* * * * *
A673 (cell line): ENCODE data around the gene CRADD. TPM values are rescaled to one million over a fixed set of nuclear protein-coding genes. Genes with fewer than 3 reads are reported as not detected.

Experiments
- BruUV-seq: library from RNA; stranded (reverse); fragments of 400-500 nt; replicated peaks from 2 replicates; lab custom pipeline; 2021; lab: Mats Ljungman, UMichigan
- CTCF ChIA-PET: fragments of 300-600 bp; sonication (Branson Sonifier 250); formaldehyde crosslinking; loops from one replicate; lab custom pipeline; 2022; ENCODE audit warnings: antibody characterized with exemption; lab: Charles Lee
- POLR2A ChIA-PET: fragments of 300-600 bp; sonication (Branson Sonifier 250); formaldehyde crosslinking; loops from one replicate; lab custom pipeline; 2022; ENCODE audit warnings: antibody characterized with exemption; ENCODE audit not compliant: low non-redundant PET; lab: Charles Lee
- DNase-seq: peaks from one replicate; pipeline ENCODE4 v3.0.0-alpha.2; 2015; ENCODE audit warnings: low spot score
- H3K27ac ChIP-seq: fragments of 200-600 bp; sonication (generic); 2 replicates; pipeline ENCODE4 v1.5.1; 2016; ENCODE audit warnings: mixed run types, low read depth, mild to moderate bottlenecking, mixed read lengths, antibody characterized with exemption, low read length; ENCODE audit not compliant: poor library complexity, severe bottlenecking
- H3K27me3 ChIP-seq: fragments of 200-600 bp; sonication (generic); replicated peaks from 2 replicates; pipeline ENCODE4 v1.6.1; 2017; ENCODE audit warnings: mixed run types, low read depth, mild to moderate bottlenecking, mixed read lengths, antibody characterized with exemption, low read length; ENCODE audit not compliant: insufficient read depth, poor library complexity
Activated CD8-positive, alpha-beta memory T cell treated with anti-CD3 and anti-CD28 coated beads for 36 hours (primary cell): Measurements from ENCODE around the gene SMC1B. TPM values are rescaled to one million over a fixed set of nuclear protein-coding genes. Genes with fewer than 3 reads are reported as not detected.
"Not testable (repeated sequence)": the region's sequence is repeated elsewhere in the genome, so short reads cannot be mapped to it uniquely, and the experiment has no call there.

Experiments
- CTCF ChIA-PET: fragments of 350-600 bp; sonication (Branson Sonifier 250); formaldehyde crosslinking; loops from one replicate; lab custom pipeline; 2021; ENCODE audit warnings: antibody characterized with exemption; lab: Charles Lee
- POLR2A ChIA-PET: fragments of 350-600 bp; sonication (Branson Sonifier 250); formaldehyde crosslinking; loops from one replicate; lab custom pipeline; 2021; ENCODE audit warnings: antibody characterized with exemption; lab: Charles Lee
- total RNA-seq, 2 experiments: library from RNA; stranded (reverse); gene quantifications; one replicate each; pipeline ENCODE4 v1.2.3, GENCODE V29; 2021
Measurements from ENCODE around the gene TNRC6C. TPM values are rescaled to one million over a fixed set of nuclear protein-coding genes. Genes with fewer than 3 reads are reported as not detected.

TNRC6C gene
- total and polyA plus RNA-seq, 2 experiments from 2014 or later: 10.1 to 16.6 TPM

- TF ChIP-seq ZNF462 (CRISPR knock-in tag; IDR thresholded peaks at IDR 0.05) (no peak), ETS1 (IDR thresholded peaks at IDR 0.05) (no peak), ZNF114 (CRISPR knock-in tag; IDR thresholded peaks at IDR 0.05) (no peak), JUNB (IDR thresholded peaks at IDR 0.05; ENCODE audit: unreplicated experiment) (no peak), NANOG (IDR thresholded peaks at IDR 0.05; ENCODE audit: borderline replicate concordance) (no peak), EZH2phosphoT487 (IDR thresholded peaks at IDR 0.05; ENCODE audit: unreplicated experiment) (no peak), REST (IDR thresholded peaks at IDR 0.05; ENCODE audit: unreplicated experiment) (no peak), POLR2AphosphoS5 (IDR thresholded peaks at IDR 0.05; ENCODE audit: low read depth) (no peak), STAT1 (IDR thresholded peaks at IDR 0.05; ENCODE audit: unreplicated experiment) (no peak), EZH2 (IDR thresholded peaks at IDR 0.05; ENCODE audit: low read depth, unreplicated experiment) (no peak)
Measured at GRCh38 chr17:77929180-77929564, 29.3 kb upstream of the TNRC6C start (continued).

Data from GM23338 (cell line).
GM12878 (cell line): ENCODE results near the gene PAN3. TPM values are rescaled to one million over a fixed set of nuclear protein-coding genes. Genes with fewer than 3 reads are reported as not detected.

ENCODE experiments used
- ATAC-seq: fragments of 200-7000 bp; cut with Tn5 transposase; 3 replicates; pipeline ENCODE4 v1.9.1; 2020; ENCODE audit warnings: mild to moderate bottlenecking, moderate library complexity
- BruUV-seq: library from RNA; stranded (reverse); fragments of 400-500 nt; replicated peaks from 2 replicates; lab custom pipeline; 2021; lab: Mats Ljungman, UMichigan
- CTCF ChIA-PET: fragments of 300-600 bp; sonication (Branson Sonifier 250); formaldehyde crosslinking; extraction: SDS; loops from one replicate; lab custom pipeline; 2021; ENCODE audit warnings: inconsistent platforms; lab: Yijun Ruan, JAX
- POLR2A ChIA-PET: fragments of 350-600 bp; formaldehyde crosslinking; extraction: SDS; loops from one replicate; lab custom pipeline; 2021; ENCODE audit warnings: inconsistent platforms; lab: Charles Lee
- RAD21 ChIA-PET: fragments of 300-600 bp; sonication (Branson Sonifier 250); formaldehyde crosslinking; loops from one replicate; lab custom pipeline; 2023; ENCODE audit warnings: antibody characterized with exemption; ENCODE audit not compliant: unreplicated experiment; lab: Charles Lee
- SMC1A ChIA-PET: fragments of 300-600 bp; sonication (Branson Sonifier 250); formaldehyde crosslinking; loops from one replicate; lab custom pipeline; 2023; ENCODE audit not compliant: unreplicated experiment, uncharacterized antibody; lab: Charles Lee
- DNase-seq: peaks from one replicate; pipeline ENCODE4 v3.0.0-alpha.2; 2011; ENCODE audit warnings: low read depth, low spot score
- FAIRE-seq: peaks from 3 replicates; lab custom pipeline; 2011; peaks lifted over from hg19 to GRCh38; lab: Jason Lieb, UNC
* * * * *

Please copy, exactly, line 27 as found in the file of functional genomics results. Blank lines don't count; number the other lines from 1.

- RAD21 ChIA-PET: fragments of 300-600 bp; sonication (Branson Sonifier 250); formaldehyde crosslinking; loops from one replicate; lab custom pipeline; 2023; ENCODE audit warnings: antibody characterized with exemption; ENCODE audit not compliant: unreplicated experiment; lab: Charles Lee